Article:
When just a few clicks on a phone can be made to consult balances or conduct diverse financial transactions, few could argue that a rapid change and digitalization of our world is not taking place. We suspect that even fewer banking customers today would prefer to take the time to travel to and stand in line, in a traditional branch of a bank to conduct the same activities that they can do on their phone. But whilst these realities are all around us and whilst many companies continue to proclaim that their people are their greatest asset, not all have been willing or able to invest in staff development and to move with today’s increasingly tech driven, global times. Where will these new skills come from if they do not come from the existing workforce? To be sustainable and not fall into obsolescence companies must understand, if only for their own survival, how to embrace digitalization and technology. For this very reason, it needs to be a top priority.

In this context, Leaders must take the time to understand the challenges to be able to navigate some complicated waters to be able to offer companies and staff a place in the tomorrow’s world. Leaders must invest time in their own development in order to keep their skills up to date and to learn new skills. When specifically speaking about behaviours, we have seen that this also means developing soft skills. Leaders who are able to go out of their comfort zones to acquire new skills, “coach” not “command” their staff and are humble enough to challenge their own beliefs, are qualities that we believe will assist leaders to work with their people towards new successes.     

COVID 19 has obliged all training & learning institutes to adopt a blended learning approach and to be oriented more towards virtual and e-learning courses? How do you assess this step’s impact on the learners in terms of benefits & challenges?

For the ATTF activities of the House of Training, where travel by its experts to partner countries or by participants to Luxembourg, was considered fundamental to our activity, the pandemic came as an enormous shock. After having first postponed our courses to later in the year, reality struck in April that travel in 2020 was becoming increasingly unlikely and that by just pushing out our courses we were actually creating an even bigger operational problem to deliver all our programmes, later in the year. Since the 13th March, 100% of our training activity has been carried out in virtual classrooms or via e-Learning and we expect to continue this way through the 1st semester and into the second semester of 2021.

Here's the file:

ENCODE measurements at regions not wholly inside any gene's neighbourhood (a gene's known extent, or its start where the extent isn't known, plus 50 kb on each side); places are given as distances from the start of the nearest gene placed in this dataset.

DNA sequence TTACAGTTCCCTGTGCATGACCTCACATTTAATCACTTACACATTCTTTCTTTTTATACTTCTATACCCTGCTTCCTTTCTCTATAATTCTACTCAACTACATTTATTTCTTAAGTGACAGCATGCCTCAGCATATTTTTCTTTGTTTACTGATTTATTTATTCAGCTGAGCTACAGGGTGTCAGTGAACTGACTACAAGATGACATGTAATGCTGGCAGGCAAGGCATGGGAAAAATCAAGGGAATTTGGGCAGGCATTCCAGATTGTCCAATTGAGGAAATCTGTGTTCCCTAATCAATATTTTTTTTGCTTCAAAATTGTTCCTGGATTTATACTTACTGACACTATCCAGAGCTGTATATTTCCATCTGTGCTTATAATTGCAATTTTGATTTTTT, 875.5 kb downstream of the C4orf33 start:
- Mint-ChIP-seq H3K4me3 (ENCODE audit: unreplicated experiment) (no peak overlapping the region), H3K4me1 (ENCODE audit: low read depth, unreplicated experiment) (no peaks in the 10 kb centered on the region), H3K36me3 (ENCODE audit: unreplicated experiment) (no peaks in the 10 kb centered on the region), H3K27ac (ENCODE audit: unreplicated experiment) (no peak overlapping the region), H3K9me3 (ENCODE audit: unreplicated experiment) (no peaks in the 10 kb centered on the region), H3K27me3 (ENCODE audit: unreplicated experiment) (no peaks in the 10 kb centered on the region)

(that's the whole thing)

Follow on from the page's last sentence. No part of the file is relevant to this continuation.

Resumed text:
In this context, we are not yet speaking about blended learning, however we see this as an extremely interesting development for our work. Blended learning can be used to facilitate the transfer of many theoretical aspects of our courses upfront and / or “invert” our courses by having participants work on preparation, examples or case studies, prior to any travel.  Both participants and trainers can then “hit the ground running” with genuine discussion, a focus on applied aspects and interactive group work when the class finally meets with its trainer.

In terms of challenges and benefits for learners, they are still adjusting to this new style of learning. We know that they miss many of the trappings of face- to-face courses and we are still learning to love the technology for providing courses remotely and the complications it can bring. Learners are however appreciating many aspects and giving us some highly positive feedback: learning objectives continue to be met; our manageable-sized virtual classes still provide for interaction and having our experts broadcast into the comfort of their own homes has increased the accessibility of our courses, to many more participants than in the past.      

The rise of automation is changing the future of jobs and means that the employees of the future will need to acquire multiple different “Human Skills”? From your point of view, what are the top skills needed to be included in all training programs coping with the labor market future needs?